36 External Iliac Angioplasty and Stent Insertion


Clinical Presentation

A 52-year-old male presented to his primary-care physician complaining of increasing lifestyle-limiting left thigh claudication. On physical exam he was noted to have a diminished left femoral artery pulse. He was then referred to the interventional radiology section for evaluation.

Figure 36-1 External iliac angioplasty and stent insertion. (A) Digital subtraction angiogram catheter occluding high-grade stenosis of left external iliac artery. (B) Digital subtraction angiogram performed via side-arm sheath shows high-grade stenosis of left external iliac artery (arrow). (C) Angiogram after angioplasty shows alleviation of stenosis with flow-limiting dissection. (D) Magnified view of C shows dissection (small arrows). (E) Final angiogram after stent insertion shows rapid antegrade flow through the treated lesion.

Radiologic Studies


The left common femoral artery was catheterized using the Seldinger technique, and a 6-French (F) sheath was inserted. A 5F pigtail catheter was advanced into the abdominal aorta to perform pelvic arteriography, which showed absent flow beyond the catheter into the distal left external iliac artery (Fig. 36-1A). The catheter was then removed and an arteriogram performed through the sheath revealed a > 90% stenosis of the external iliac artery (Fig. 36-1B).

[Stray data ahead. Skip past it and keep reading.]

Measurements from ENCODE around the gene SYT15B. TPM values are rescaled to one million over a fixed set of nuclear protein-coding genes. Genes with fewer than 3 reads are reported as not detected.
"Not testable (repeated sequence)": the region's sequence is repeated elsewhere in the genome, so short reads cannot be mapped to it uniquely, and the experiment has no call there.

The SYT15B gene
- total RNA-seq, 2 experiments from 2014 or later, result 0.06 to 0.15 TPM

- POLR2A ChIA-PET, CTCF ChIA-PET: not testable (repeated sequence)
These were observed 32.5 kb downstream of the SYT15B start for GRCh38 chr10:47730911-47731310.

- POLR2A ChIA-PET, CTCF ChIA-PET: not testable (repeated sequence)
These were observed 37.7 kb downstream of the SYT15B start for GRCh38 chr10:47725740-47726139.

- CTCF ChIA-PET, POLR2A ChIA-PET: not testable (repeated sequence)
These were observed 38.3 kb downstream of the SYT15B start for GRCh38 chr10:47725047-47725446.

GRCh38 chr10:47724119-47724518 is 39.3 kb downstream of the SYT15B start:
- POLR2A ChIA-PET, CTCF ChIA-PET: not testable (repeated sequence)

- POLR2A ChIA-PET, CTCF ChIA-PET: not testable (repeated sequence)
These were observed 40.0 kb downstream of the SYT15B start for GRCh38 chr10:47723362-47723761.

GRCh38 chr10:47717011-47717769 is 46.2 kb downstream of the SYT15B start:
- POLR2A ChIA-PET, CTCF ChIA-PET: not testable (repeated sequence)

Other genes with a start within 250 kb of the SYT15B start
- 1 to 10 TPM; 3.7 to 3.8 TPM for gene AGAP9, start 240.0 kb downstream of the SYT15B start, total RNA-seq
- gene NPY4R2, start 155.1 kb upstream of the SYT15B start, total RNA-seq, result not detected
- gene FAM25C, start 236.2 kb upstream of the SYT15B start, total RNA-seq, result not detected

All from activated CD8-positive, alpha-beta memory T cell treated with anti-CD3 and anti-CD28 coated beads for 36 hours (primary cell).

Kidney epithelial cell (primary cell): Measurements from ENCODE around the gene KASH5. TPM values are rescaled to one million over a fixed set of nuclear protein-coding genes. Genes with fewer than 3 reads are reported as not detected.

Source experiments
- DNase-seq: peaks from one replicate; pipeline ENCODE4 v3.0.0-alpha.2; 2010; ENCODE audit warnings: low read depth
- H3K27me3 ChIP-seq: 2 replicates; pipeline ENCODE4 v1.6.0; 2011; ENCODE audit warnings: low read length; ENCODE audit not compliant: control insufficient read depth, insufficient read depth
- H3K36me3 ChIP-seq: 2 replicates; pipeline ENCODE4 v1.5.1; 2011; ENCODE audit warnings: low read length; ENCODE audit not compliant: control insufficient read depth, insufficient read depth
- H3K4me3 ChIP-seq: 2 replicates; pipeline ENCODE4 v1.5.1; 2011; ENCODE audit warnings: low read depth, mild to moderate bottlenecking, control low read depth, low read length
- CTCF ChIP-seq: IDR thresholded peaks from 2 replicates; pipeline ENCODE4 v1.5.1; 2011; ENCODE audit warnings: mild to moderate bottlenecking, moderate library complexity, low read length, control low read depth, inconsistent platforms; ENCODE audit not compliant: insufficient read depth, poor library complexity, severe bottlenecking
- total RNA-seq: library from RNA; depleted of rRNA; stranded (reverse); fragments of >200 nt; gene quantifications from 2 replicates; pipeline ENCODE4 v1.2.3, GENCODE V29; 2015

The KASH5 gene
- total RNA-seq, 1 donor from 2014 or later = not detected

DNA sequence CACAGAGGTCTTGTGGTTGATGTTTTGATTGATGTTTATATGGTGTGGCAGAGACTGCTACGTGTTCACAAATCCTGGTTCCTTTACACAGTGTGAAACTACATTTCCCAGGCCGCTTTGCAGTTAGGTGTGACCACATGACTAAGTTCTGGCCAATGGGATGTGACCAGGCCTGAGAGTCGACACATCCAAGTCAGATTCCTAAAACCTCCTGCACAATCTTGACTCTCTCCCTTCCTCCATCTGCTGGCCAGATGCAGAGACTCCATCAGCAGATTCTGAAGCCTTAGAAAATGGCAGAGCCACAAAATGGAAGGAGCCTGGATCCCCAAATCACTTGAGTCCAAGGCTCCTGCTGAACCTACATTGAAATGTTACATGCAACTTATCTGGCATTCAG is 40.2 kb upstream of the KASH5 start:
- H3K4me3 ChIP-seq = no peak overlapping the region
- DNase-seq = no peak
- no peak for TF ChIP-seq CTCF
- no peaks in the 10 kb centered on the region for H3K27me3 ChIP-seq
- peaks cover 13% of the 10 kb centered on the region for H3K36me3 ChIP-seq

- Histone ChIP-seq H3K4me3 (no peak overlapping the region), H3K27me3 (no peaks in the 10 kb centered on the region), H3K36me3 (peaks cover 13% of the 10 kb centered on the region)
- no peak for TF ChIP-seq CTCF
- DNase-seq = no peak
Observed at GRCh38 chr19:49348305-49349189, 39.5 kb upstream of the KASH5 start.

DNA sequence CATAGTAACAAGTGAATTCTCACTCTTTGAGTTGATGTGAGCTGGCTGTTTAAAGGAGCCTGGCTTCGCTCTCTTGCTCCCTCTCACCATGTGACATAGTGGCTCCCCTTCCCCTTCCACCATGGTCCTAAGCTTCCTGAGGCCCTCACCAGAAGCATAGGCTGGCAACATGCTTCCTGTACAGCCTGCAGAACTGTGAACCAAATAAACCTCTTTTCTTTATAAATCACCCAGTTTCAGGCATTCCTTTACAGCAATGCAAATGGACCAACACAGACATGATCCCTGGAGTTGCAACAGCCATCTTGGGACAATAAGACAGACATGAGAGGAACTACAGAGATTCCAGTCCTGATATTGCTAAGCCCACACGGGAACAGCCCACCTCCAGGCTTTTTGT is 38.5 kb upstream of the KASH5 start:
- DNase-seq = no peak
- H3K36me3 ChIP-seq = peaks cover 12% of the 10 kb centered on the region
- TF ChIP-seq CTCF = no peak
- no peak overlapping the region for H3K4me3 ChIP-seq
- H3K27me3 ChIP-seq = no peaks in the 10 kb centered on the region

High-grade stenosis of the left external iliac artery causing left thigh claudication.


Angioplasty and Stent Insertion

Five thousand units of heparin were administered intra-arterially. The lesion was crossed with a 0.035-inch Bentson guidewire (Cook, Bloomington, Indiana) and an 8- × 20-mm angioplasty balloon catheter was advanced to the site of stenosis and used to dilate the lesion. The angioplasty catheter was then removed leaving the guidewire across the lesion. An angiogram performed via the 6F sheath revealed resolution of the stenosis (Fig. 36-1C). However, a flow-limiting intimal dissection flap (Fig. 36-1D) was noted, and pressure measurement across the lesion revealed a residual gradient of 12 mm Hg. An 8- × 60-mm self-expanding stent (Wallstent, Boston Scientific, Natick, Massachusetts) was then advanced over the guidewire to the site of the dissection and deployed. It was then dilated with the angioplasty balloon catheter used earlier. Follow-up arteriography showed rapid antegrade flow through the external iliac artery (Fig. 36-1E); the dissection flap had been tacked down by the stent. A strong left common femoral pulse was noted.

Only gold members can continue reading. Log In or Register to continue

Jan 8, 2016 | Posted by in INTERVENTIONAL RADIOLOGY | Comments Off on 36 External Iliac Angioplasty and Stent Insertion
Premium Wordpress Themes by UFO Themes